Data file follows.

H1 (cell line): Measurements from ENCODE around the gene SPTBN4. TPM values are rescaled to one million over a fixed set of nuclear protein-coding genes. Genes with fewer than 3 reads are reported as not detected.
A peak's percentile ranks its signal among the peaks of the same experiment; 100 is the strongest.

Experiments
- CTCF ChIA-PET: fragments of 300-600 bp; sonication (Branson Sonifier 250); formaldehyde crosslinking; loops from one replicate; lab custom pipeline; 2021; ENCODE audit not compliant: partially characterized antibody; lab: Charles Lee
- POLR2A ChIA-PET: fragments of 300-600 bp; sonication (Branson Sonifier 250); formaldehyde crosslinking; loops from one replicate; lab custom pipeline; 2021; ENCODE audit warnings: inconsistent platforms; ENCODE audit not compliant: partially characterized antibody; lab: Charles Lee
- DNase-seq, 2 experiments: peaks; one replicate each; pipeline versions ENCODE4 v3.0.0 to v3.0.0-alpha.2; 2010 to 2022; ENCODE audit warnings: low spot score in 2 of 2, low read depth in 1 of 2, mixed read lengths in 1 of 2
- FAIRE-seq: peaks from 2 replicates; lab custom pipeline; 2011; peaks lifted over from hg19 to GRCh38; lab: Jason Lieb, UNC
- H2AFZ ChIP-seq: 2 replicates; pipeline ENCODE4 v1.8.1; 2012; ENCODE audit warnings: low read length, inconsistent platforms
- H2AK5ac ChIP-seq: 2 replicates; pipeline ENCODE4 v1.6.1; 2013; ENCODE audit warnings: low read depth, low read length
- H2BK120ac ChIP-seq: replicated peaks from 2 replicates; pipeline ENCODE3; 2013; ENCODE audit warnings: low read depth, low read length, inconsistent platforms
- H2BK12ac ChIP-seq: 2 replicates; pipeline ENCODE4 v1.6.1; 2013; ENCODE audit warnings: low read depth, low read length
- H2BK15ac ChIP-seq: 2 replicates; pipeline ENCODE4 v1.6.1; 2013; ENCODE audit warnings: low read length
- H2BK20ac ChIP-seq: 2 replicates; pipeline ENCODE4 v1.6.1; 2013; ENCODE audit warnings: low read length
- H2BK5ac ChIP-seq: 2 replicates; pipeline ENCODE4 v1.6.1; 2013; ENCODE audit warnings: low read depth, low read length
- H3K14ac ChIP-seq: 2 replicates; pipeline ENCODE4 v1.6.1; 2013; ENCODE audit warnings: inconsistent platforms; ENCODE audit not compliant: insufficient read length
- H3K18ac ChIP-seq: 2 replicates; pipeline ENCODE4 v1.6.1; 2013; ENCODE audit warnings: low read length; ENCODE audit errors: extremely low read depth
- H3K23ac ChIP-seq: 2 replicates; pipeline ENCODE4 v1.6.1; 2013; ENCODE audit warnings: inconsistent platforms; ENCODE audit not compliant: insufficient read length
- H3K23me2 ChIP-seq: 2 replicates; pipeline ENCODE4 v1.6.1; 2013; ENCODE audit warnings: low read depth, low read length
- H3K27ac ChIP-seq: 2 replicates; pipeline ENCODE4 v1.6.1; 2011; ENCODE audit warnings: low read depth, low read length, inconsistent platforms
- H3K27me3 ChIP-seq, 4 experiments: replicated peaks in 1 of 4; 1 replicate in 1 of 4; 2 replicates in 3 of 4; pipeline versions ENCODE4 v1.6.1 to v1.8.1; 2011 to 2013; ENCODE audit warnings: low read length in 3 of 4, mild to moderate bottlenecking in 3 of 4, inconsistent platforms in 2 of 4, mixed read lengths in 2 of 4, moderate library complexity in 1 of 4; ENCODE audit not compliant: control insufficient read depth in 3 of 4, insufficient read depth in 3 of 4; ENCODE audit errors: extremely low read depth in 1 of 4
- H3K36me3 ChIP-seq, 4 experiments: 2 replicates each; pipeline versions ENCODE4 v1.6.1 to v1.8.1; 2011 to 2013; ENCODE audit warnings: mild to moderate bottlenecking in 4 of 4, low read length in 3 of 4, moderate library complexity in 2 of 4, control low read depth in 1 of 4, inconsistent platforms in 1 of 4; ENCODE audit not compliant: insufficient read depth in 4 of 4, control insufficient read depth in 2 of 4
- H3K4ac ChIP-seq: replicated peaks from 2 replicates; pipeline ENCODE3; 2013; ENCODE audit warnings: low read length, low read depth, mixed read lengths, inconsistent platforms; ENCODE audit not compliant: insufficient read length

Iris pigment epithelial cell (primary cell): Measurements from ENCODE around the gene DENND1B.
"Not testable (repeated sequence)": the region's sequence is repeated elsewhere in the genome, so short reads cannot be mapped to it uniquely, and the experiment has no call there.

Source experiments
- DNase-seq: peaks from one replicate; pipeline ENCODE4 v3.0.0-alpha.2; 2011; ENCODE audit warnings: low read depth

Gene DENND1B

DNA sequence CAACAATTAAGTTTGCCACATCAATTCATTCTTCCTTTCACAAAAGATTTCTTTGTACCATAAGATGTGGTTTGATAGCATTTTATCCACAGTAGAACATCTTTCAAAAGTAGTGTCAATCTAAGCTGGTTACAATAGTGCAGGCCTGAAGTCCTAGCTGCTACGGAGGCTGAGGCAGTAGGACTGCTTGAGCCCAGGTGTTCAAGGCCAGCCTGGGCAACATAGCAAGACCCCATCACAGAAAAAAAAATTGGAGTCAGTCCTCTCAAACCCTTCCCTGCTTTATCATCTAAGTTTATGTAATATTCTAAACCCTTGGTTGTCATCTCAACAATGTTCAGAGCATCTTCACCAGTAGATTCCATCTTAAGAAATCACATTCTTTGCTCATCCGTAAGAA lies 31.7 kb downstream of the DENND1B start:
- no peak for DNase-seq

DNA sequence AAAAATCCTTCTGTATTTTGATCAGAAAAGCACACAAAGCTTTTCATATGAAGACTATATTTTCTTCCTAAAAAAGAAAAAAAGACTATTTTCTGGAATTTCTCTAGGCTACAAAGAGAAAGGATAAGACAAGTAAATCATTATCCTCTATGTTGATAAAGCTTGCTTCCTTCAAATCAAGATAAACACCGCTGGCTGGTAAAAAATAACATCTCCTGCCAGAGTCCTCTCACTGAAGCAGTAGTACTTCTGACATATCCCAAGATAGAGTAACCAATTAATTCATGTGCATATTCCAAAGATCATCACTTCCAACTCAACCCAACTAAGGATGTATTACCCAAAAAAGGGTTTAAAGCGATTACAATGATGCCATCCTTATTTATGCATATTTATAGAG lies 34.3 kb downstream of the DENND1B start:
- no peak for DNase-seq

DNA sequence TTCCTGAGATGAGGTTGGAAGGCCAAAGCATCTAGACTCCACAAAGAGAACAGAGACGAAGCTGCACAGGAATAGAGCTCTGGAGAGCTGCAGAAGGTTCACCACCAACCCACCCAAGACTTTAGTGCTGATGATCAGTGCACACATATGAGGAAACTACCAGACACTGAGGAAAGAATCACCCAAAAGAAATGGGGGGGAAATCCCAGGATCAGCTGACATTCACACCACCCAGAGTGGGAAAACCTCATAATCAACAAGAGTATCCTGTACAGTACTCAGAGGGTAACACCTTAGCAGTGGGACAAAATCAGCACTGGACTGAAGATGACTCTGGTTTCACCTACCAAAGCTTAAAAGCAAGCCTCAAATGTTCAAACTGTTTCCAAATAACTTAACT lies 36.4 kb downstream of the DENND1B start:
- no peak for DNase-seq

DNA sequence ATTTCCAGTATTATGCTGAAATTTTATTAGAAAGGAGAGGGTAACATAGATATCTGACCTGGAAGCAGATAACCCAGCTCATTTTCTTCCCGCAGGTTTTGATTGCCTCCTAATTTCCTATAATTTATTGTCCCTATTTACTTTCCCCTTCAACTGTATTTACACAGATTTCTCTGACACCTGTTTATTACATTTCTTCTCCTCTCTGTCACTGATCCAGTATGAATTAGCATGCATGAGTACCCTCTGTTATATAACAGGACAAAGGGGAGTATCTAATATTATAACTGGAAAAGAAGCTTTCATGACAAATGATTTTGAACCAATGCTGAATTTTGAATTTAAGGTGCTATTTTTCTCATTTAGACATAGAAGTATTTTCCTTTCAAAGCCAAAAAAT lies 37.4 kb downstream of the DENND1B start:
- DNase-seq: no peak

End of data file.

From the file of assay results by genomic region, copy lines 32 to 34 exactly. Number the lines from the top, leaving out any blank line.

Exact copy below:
DNA sequence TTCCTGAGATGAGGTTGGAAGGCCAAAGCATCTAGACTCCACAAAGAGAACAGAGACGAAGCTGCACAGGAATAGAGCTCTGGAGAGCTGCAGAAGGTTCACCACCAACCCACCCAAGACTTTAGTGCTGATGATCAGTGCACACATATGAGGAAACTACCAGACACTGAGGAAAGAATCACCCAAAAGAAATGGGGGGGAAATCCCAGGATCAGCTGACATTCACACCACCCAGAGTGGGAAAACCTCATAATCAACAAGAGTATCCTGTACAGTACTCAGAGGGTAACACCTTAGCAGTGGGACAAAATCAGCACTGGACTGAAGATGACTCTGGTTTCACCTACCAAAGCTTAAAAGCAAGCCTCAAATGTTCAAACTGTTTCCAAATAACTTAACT lies 36.4 kb downstream of the DENND1B start:
- no peak for DNase-seq

DNA sequence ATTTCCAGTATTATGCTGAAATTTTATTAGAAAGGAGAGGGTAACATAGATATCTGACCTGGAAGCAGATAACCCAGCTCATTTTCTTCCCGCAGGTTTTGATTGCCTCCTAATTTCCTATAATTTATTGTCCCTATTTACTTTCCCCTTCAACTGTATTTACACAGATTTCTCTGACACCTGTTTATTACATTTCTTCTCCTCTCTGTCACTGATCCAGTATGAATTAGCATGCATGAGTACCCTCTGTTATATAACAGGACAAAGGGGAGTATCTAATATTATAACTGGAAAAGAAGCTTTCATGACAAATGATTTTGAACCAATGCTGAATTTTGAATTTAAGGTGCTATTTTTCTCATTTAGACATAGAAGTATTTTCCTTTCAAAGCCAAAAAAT lies 37.4 kb downstream of the DENND1B start: